This is Care Opinion [siteRegion]. Did you want Care Opinion [usersRegionBasedOnIP]?

"Warm, Friendly Nursing Home, Run with…"

About: Parkwood House

My 93-year-old mother, blind (with Charles Bonnet syndrome), frail with permanent delirium following a UTI, was not able to return home, so we needed a nursing home. Parkwood House has an “Outstanding” CQC (Care Quality Commission) rating, so we decided to check it out. The result is that my mother is being cared for here and we have got to know the place well. All the staff and management (none of whom wear uniforms, not even Matron) are warm, friendly, and helpful. Whatever the problem (“she can't switch her radio off...?”) we are listened to sympathetically. Before Covid-19 she was getting lots of hugs and close contact from her carers, not least because the maze of corridors, lifts and stairs, means someone has to hold her tightly (and chat away to her – she loves chatting) as she is moved from A to B. A vegetarian, she appreciates the well-sourced, well-cooked food, with plenty of variety (she always said “yes” to a pudding!). Family and friends are welcome to join her for a meal. Her tipple is a Guinness: there is a bar for residents. She is blind, but in many respects remains mentally alert, making activities to keep her stimulated challenging. The staff noted she likes solving crossword clues, if they are read out to her - she was so happy one evening when a group got together and stayed up late solving clues (informing me the next day she’d been out to a party). Sometimes she prefers to listen to Radio Four, or a music CD, in her room, and this is what happens. Her medical and bodily needs are well catered for. It is part of the ethos that medication (such as Mertazapine, used in hospital to help deal with hyperactive delirium) should be minimised, so she is now as near to her natural self as can be. Her ongoing delirium means she lives partially in a dreamworld, at times benevolent, at times threatening, with concomitant rapid mood swings, refusal to cooperate, etc. which makes caring for her a constant challenge. The nurses and staff cope with these painful episodes professionally and with kindness. She has a call bell she can use anytime, and because she is unaware of her disabilities and the dangers these pose, there is a pressure sensitive mat beside her bed in her room, which alerts staff should she try to get out of bed unaided. She did suffer a fall, but it is impossible to eliminate all risk without compromising her precarious mental health. In summary, when there is no option but for an elderly relative to leave home to be professionally medically looked after for the remainder of her days, to ease the pain we deploy the euphemism "home". For my mother being in Parkwood House is as near as it is possible to be, to being at home. logo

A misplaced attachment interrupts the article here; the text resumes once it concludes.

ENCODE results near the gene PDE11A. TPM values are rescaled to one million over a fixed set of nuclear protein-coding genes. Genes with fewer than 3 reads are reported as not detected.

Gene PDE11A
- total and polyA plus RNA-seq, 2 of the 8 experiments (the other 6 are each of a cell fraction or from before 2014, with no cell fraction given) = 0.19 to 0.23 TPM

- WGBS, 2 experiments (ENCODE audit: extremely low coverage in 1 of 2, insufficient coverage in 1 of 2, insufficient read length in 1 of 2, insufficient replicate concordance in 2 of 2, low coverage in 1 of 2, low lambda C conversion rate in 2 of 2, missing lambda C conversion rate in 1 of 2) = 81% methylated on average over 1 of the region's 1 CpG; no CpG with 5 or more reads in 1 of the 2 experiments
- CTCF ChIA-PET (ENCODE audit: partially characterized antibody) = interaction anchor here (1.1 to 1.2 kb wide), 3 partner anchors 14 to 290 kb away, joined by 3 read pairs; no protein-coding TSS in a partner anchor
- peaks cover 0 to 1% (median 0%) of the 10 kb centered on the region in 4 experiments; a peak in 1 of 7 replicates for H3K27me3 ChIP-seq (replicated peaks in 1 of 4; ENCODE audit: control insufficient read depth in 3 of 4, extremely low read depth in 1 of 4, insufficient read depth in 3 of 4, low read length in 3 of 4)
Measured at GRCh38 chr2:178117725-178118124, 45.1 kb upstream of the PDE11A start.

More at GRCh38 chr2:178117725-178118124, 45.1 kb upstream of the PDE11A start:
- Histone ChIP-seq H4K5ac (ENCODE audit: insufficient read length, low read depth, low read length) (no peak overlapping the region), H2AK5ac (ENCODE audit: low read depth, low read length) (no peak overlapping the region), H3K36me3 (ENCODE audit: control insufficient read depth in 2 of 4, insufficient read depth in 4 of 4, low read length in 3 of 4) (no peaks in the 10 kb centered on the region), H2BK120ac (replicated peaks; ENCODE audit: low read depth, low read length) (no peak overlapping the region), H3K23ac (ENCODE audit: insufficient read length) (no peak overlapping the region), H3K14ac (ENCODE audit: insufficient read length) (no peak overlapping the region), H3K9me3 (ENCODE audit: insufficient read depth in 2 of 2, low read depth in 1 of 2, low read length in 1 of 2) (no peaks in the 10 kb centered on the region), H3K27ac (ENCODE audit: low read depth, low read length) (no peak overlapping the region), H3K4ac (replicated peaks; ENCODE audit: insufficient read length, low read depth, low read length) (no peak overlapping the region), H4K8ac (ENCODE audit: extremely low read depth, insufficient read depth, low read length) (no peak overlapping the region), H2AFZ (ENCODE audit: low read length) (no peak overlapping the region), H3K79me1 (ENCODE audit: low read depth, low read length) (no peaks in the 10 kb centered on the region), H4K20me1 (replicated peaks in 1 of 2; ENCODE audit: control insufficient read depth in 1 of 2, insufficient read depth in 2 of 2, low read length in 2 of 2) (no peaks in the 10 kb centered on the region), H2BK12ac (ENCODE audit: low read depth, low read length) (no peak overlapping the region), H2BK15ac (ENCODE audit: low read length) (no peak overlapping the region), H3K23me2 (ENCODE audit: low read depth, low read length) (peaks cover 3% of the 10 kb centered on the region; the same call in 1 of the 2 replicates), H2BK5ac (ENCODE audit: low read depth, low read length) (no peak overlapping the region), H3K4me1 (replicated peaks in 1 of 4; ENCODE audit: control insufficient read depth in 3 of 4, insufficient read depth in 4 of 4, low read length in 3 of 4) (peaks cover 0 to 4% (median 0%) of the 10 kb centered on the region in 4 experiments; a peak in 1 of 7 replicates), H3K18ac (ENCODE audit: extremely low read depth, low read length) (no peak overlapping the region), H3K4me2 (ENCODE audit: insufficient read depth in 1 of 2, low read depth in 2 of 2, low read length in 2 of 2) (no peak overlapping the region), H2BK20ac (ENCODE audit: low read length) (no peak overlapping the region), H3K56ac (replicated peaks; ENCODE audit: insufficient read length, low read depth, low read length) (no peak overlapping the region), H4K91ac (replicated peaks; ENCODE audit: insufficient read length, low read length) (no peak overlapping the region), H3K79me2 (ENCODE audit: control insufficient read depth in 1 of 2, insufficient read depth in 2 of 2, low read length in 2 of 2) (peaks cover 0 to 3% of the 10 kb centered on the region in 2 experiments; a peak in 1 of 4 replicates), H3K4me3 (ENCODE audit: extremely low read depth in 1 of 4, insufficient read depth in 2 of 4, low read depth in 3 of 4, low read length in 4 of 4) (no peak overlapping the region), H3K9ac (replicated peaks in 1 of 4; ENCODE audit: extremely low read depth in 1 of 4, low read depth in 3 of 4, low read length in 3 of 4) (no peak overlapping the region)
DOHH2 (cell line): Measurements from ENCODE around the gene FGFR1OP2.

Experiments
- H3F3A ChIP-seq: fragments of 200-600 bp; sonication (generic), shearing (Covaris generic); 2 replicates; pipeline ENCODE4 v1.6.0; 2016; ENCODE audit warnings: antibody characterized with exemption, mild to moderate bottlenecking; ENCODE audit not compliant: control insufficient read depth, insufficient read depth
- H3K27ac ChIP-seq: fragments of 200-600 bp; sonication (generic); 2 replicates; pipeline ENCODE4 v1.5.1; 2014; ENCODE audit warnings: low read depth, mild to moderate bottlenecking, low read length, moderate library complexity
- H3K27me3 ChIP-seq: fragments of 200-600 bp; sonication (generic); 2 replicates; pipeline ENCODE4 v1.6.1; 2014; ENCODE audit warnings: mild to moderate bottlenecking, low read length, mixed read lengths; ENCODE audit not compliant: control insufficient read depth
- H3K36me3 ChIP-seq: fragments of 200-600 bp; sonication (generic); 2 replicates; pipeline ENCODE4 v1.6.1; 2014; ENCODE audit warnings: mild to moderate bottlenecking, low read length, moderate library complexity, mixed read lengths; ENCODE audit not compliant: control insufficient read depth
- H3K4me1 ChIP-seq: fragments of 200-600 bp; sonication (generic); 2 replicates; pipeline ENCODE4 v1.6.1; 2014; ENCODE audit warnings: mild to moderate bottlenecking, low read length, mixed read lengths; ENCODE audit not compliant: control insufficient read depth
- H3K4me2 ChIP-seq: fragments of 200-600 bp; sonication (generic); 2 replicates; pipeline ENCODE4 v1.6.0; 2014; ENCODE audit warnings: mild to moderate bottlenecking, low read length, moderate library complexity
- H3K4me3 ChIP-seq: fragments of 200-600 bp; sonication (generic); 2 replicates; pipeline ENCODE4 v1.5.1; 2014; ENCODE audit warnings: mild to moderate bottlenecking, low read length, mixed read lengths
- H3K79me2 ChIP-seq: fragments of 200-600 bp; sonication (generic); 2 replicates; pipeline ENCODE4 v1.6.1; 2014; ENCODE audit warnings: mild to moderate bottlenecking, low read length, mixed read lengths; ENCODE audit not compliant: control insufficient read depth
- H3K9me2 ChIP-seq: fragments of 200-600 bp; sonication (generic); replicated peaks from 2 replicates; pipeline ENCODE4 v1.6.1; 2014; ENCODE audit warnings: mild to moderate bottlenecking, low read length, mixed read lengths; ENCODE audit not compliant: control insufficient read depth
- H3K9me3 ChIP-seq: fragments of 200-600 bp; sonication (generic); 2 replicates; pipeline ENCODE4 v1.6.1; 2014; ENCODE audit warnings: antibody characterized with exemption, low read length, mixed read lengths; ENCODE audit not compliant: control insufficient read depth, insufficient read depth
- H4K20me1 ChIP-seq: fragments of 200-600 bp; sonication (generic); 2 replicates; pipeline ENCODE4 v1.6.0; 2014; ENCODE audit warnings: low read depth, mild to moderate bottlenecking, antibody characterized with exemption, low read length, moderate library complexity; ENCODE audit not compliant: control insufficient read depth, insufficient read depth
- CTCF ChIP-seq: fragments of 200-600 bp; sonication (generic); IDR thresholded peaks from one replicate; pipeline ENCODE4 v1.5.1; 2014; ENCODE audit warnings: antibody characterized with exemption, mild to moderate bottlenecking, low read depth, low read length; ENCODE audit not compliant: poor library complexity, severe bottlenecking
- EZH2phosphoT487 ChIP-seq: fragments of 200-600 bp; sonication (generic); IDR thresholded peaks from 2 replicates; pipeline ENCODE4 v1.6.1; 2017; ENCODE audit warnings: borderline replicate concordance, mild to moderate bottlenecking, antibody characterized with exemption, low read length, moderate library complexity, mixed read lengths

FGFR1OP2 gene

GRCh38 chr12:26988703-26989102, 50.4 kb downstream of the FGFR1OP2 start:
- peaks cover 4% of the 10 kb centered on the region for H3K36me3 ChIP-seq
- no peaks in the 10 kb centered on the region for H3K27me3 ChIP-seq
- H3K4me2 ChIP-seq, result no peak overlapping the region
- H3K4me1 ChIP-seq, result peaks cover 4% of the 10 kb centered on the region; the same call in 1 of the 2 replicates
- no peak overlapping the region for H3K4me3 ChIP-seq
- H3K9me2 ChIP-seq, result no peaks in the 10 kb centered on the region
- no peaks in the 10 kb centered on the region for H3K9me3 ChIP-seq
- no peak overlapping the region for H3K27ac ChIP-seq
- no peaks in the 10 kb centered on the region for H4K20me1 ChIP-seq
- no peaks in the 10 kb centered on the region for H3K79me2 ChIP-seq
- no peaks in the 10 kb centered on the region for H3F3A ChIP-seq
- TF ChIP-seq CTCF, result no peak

Do you have a similar story to tell? Tell your story & make a difference ››
Next Response j
Previous Response k